There’s something about windows. In the words of Quentin Blake:
You see, I don’t draw from life at all, but I do look out of my window a lot.
A window is alluring as it gives us a view. What we access through it may have varied overtones: a life away from life, the blossomings beyond our reach, frightening us as much, the high altitudes.
Here, I captured the little dragons through the window of their Taekwondo class.
Racing upwards at 14 miles per hour in a glass-fronted elevator, it took us 59 seconds to reach the observation deck (116th floor) of the CN Tower. For more CN Tower posts, visit CN Tower defies gravity and CN Tower in Toronto.
From atop the CN Tower, and as the sun peeked through the clouds, Billy Bishop Toronto city airport (center-right) looked abandoned.
I’ve said this several times, and am saying it again, that we are lucky to be living in this apartment. For almost a decade now. What you see here: Freedom Tower in downtown Manhattan, the Hudson River, Brooklyn, Marina yacht club in Jersey City. -It was early morning Sunday. The Norwegian Cruise Line ship was returning to Manhattan from the Bahamas. We’d taken this ship for our Bahamas and Florida tour some years prior. See Life on board the Norwegian Gem and Great Stirrup Cay in Bahamas.
The window that gave us the utmost happiness also worsened our fears during Hurricane Sandy in 2012. The effects were severe in NJ and NY: businesses lost billions of dollars, half a million homes were destroyed, around 50 people were killed. I took this picture around 9 pm. Storm surge/strong wind pounded Newport, flooding the walkway up to ten feet. Sustained wind speed: 75 mph. We’d taken this advisory from our building management seriously: “…all windows in the apartment are maintained closed, locked and the blinds in the lowered position…that the wind is not permitted any opening, which if allowed, can potentially result in the further opening of window or, worse yet, ripping out the entire window.” Though we’d lost electricity and the fire alarm beeped all night, we survived unhurt. -Strange that I remember what Jean-Jacques Rousseau once said: Every man has the right to risk his own life in order to preserve it. Has it ever been said that a man who throws himself out the window to escape from a fire is guilty of suicide?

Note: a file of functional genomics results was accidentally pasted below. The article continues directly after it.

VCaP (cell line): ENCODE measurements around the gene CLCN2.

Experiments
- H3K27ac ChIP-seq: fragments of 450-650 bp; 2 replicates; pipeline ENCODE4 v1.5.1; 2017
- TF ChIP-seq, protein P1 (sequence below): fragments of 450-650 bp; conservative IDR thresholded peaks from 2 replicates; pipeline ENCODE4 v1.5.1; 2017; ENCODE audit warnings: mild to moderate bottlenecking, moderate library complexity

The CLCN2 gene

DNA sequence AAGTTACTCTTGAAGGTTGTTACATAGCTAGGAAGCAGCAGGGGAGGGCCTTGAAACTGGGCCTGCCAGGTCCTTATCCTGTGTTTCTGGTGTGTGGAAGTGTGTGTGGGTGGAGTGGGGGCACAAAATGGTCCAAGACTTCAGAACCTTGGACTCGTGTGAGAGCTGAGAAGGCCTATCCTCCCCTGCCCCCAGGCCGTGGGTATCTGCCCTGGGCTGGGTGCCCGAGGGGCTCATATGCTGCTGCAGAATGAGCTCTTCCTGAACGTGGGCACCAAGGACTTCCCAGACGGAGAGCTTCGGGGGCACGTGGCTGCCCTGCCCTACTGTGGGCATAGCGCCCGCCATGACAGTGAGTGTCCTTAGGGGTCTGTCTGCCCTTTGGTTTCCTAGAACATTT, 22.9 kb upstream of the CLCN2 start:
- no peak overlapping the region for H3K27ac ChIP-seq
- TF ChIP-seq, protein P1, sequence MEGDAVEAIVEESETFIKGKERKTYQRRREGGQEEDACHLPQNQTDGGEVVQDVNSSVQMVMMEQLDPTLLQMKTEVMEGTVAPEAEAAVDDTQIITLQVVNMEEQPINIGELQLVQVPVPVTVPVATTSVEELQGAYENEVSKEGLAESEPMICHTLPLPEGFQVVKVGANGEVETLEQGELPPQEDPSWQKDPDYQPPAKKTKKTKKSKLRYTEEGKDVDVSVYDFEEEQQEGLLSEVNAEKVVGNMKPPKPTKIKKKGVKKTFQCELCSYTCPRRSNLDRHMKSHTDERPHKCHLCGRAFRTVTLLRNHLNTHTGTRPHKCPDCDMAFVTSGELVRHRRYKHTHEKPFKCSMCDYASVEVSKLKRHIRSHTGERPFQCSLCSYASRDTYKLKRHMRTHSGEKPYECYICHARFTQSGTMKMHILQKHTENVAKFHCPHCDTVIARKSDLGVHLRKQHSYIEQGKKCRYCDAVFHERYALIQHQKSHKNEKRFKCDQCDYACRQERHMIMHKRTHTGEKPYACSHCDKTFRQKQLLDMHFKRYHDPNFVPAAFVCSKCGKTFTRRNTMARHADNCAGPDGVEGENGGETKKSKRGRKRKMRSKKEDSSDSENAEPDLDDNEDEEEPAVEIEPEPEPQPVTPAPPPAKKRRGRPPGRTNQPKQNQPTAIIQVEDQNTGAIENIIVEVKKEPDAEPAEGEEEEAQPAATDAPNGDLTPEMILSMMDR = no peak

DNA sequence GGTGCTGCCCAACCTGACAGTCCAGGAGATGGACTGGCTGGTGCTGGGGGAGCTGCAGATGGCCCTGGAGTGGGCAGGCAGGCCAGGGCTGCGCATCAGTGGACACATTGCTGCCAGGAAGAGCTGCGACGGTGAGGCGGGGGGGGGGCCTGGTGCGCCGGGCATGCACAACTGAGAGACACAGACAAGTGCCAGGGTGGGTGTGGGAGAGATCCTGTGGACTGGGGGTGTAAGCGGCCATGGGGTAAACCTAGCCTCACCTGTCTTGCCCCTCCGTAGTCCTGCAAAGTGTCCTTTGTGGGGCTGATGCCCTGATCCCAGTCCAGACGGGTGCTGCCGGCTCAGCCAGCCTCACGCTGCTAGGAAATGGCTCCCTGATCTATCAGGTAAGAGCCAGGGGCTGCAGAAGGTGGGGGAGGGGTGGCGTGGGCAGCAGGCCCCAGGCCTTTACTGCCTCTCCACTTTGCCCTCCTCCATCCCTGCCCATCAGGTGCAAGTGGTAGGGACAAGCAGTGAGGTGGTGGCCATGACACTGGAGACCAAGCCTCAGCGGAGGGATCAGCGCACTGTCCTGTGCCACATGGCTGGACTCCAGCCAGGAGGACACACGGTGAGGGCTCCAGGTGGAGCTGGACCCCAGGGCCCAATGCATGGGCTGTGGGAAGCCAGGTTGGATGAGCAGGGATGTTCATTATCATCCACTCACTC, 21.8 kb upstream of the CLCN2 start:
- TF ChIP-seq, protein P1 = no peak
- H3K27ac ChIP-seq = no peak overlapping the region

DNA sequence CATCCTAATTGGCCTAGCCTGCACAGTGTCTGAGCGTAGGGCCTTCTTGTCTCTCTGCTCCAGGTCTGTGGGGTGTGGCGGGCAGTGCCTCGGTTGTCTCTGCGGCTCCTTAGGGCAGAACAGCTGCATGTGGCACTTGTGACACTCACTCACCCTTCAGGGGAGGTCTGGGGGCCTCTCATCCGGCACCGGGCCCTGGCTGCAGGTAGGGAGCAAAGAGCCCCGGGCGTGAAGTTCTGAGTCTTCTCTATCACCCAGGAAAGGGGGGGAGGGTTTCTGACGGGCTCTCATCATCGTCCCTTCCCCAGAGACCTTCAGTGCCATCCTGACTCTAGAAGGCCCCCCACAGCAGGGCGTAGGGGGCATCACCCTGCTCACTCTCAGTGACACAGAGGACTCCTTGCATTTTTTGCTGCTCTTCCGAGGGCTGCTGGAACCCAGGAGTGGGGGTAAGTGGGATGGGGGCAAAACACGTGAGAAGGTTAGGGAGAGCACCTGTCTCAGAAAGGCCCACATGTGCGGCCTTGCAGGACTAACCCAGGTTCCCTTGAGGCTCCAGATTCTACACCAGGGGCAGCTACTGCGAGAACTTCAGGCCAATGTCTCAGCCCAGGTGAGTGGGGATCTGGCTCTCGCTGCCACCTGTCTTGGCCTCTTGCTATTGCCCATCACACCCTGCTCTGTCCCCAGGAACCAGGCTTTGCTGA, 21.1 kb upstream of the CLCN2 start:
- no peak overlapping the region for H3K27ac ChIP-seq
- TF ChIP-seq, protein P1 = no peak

We had fun riding this tramway that spanned the East River and connected the Upper East Side to Roosevelt Island. Midway to the island and at the tram’s highest elevation of 250 feet, we saw another tramway journey back to Manhattan. The window overlooked East River, the Queensboro Bridge and Roosevelt Island.
As we approached the Toronto-Pearson International airport in Canada, the pilot’s reminder that we fasten our seat belts matched these bumpy clouds we saw through the window.
At Mount-Pleasant station in Brampton, Ontario, the windows of this moving bus reflected the not-so-clear activities behind me. Billy Wilder had said: An actor entering through the door, you’ve got nothing. But if he enters through the window, you’ve got a situation.
Mail trucks do not use window doors in summer. Here I see the driver’s seat and its blurry ambiguity.
Windows to a soul (Photo Challenge). Witty with attitude (Daily Prompt).
A fellow blogger’s article on suicide in Niagara Falls An Open Letter To The Lost was well received. I loved the piece so much that it lingered in my mind for days and yesterday, I began looking for the pictures that I’d taken when my wife and I were at the Falls.
Lucky to have been there thrice.